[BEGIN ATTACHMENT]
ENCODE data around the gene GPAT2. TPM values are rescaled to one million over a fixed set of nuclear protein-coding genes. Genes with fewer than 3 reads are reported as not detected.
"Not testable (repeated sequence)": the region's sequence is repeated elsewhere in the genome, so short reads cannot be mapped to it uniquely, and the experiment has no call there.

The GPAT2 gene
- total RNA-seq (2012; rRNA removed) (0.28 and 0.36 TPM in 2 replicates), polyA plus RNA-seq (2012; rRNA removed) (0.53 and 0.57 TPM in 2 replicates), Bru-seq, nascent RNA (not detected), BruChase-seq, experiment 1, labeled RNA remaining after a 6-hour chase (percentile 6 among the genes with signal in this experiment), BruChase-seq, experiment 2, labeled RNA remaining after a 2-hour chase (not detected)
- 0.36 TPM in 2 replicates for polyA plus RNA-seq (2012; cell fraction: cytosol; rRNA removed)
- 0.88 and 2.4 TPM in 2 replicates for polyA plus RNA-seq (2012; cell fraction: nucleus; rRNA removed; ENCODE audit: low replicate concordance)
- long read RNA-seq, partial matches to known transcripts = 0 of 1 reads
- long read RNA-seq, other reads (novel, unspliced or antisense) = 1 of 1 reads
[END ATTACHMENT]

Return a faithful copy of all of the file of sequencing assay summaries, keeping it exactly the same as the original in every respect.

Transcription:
ENCODE data around the gene GPAT2. TPM values are rescaled to one million over a fixed set of nuclear protein-coding genes. Genes with fewer than 3 reads are reported as not detected.
"Not testable (repeated sequence)": the region's sequence is repeated elsewhere in the genome, so short reads cannot be mapped to it uniquely, and the experiment has no call there.

The GPAT2 gene
- total RNA-seq (2012; rRNA removed) (0.28 and 0.36 TPM in 2 replicates), polyA plus RNA-seq (2012; rRNA removed) (0.53 and 0.57 TPM in 2 replicates), Bru-seq, nascent RNA (not detected), BruChase-seq, experiment 1, labeled RNA remaining after a 6-hour chase (percentile 6 among the genes with signal in this experiment), BruChase-seq, experiment 2, labeled RNA remaining after a 2-hour chase (not detected)
- 0.36 TPM in 2 replicates for polyA plus RNA-seq (2012; cell fraction: cytosol; rRNA removed)
- 0.88 and 2.4 TPM in 2 replicates for polyA plus RNA-seq (2012; cell fraction: nucleus; rRNA removed; ENCODE audit: low replicate concordance)
- long read RNA-seq, partial matches to known transcripts = 0 of 1 reads
- long read RNA-seq, other reads (novel, unspliced or antisense) = 1 of 1 reads